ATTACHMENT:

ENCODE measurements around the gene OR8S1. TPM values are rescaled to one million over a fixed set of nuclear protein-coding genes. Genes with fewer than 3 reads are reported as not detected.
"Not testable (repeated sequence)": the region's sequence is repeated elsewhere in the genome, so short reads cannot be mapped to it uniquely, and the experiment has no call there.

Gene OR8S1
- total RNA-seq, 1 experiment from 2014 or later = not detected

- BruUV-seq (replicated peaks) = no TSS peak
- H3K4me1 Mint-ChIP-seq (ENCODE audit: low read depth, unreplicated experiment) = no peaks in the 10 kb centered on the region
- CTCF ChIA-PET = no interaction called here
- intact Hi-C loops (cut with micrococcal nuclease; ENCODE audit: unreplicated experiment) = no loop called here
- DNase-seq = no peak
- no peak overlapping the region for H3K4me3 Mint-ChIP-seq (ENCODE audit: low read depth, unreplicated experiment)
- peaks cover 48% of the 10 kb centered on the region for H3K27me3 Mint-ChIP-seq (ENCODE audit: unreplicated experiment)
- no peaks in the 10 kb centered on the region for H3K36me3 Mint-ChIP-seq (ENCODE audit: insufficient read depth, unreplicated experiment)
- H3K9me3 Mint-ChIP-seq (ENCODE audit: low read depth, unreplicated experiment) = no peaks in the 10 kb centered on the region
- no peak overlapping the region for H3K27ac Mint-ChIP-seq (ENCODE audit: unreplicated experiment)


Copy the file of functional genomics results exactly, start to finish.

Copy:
ENCODE measurements around the gene OR8S1. TPM values are rescaled to one million over a fixed set of nuclear protein-coding genes. Genes with fewer than 3 reads are reported as not detected.
"Not testable (repeated sequence)": the region's sequence is repeated elsewhere in the genome, so short reads cannot be mapped to it uniquely, and the experiment has no call there.

Gene OR8S1
- total RNA-seq, 1 experiment from 2014 or later = not detected

- BruUV-seq (replicated peaks) = no TSS peak
- H3K4me1 Mint-ChIP-seq (ENCODE audit: low read depth, unreplicated experiment) = no peaks in the 10 kb centered on the region
- CTCF ChIA-PET = no interaction called here
- intact Hi-C loops (cut with micrococcal nuclease; ENCODE audit: unreplicated experiment) = no loop called here
- DNase-seq = no peak
- no peak overlapping the region for H3K4me3 Mint-ChIP-seq (ENCODE audit: low read depth, unreplicated experiment)
- peaks cover 48% of the 10 kb centered on the region for H3K27me3 Mint-ChIP-seq (ENCODE audit: unreplicated experiment)
- no peaks in the 10 kb centered on the region for H3K36me3 Mint-ChIP-seq (ENCODE audit: insufficient read depth, unreplicated experiment)
- H3K9me3 Mint-ChIP-seq (ENCODE audit: low read depth, unreplicated experiment) = no peaks in the 10 kb centered on the region
- no peak overlapping the region for H3K27ac Mint-ChIP-seq (ENCODE audit: unreplicated experiment)